In New York City we have a dizzying array of taxpayer-subsidized “affordable housing” schemes: low income public housing; mixed income public housing; “limited equity” co-ops; the so-called “Mitchell-Lama” program; 80/20 and 70/30 “inclusionary zoning” requirements; and plenty more. Something around 1 million people live in one type or another of these subsidized projects. That would be about 1 person out of eight in the City.
The whole idea with these schemes is that each resident pays substantially less than what would be the market rent for the same unit. After all, by hypothesis, we have a “crisis” of housing cost, where market rate apartments are priced too high for many people to afford. Therefore, we need politicians to provide taxpayer-financed subsidies to create a large tier of the “affordable” apartments. The actual rents for each “affordable" apartment are then determined by a political rather than a market process. In the case of the low-income projects, the rent is set as 30% of the tenant’s income, meaning that a tenant with no income could pay as little as nothing in rent, even when the apartment is in a desirable location. Other apartments in different programs first have a rent set, and then are allocated to people whose income has been determined to be appropriate for that rent. Sometimes these politically-determined rents might be relatively close to a market rent for a comparable apartment in the same area; but other times the “affordable” apartments are located in desirable areas, and the local market rent for a comparable apartment could exceed the “affordable” rent by a factor of five, ten, or even more. Such disparities occur, for example, in desirable Manhattan neighborhoods, as well as in waterfront areas in Manhattan and also Brooklyn.
So we have large numbers of apartments that would have market rents of perhaps $3000 up to even $10,000 per month, going for perhaps $500 to $1500. Of course, long waiting lists develop for these subsidized apartments. Some designated political gatekeeper gets to decide who gets the next apartment when it becomes available. Now, what is the chance that such a process can proceed for years and decades without pervasive corruption? Zero.
I have long been amazed that there hasn’t been a series of scandals about the allocation of these apartments. Could it really be possible that none of the thousands of modestly paid government employees who allocate these apartments ever succumb to temptation?
This past week, one such scandal finally blew. The New York Post had the story on Tuesday, headline “Coney Island affordable housing bosses got $870K in bribes: authorities.” On that day, Brooklyn DA Eric Gonzalez announced the indictment of three women who were the effective gatekeepers for an “affordable” project called Luna Park near the ocean in Coney Island. Here is a picture of the project:
This being only about a block from the ocean, you can be sure that plenty of the apartments have ocean views. Apartments in the project supposedly were allocated off a waiting list, which had about 14,000 people on it. However, insiders knew that the apartments did not go to those on the waiting list, but rather to those who paid off the gatekeepers:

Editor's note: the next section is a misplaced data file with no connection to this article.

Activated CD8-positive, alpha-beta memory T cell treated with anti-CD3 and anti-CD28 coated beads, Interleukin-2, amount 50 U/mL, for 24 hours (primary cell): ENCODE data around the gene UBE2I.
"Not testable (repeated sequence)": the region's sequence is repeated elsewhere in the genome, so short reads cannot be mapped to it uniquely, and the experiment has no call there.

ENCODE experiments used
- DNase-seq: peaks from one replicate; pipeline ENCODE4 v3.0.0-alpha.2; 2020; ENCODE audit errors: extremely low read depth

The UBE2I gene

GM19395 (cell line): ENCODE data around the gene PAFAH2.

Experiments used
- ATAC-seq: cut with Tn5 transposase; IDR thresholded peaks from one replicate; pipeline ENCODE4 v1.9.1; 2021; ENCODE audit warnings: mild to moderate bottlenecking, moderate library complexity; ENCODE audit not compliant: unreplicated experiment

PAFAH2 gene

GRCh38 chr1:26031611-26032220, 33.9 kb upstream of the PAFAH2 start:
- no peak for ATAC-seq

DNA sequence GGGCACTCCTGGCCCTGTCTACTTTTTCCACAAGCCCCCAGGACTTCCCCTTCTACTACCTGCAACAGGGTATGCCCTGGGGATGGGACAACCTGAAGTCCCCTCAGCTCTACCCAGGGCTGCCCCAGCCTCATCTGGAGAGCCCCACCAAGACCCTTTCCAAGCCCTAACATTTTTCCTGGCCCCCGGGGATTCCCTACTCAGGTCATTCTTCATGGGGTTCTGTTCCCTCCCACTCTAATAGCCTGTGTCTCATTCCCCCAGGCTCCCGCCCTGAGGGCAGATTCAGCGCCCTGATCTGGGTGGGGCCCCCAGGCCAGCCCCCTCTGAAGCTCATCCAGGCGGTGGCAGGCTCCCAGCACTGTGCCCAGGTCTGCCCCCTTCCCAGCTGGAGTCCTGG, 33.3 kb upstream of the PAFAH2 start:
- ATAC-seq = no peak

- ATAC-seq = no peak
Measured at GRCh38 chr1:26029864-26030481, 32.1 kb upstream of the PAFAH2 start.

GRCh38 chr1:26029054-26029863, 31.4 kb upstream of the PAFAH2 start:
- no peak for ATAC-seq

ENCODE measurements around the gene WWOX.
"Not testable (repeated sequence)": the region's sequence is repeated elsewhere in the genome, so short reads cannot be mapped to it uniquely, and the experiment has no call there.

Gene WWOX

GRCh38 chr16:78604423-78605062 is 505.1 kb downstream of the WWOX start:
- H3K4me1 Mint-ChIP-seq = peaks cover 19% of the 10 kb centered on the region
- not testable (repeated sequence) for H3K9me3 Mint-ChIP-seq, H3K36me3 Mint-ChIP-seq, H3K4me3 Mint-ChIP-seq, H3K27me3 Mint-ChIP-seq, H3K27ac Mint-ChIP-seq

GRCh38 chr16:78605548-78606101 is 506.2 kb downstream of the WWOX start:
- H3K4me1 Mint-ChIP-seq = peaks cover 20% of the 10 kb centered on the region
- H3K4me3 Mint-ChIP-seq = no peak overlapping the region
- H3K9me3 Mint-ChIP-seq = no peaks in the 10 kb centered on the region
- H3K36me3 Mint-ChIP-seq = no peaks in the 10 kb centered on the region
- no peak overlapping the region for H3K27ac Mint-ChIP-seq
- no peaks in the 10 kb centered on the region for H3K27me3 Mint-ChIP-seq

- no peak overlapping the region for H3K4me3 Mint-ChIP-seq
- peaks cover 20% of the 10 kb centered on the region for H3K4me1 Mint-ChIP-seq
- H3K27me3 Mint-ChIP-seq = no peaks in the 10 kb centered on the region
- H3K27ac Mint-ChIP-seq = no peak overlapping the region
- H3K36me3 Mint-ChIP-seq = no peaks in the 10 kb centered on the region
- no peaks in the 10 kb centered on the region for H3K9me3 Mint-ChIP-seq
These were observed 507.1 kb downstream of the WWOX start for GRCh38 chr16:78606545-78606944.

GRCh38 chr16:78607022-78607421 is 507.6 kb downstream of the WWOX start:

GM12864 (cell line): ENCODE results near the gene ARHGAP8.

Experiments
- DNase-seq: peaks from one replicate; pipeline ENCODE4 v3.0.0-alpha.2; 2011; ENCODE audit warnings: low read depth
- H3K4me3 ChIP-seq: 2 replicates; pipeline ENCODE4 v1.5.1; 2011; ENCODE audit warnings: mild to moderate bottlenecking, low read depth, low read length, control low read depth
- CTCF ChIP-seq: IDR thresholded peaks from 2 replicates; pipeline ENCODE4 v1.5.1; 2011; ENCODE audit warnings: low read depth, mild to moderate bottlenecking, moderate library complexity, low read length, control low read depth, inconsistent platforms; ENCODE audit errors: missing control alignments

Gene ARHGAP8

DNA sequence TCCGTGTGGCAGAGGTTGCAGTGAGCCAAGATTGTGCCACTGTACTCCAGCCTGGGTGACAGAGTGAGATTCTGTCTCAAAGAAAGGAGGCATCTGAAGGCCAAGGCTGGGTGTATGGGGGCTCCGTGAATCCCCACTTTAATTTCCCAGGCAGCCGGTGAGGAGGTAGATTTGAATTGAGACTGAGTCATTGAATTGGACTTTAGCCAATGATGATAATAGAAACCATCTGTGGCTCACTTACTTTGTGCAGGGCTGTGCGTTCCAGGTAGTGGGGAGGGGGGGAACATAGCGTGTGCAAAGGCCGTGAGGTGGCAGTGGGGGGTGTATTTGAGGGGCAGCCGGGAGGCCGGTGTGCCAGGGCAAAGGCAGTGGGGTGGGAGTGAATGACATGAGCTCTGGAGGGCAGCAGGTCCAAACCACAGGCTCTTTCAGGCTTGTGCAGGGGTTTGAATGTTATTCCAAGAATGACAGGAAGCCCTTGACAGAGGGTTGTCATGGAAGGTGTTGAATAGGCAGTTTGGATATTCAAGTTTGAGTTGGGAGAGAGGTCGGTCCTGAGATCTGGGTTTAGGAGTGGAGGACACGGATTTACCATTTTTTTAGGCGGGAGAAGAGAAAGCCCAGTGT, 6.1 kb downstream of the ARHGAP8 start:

Three Brooklyn women at the helm of a Coney Island affordable-housing development pocketed more than $870,000 in bribes by fraudulently fast-tracking wealthy home-buyers into high-demand units meant for low-income families that needed them, officials said Tuesday. . . . “Corrupt insiders got cash bribes, applicants got the apartment they wanted without having to wait, and honest families were left out in the cold,” Brooklyn District Attorney Eric Gonzalez said.
How pervasive was the corruption? The indictment announced on Tuesday involved bribes paid for some 18 apartments (in a complex of some 6000 units). But DA Gonzalez had this to say:
“We would have to be naive to think that these were the only apartments in Luna Park that were awarded through bribery,” Gonzalez said. “In fact, we actually believe that this was the norm, not the exception.”
In a follow-up editorial on Wednesday, the Post quoted a resident as follows:
“Well over half of the apartments here were gotten through bribes,” one resident of the taxpayer-subsidized Luna Park complex tells The Post. “It’s impossible to get an apartment here without bribing your way in.”
And this is just one of dozens of such projects all around the City, with apartments that go not to the highest bidder, but rather through some political allocation that is supposedly “fair” and “just.” From the Post’s May 22 piece:
[I]t’s hardly cynical to suspect that insiders are pulling scams all across the city’s vast and varied affordable-housing landscape.
Pervasive corruption in such allocation is completely inevitable. If we somehow get one set of totally honest gatekeepers at some project for some period of time, the next set of gatekeepers will surely succumb to temptation. After all, these are human beings. There is no such thing as honest socialism for anything resembling the long term.
Meanwhile, New York is on a big push to expand the “affordable housing.” Of course.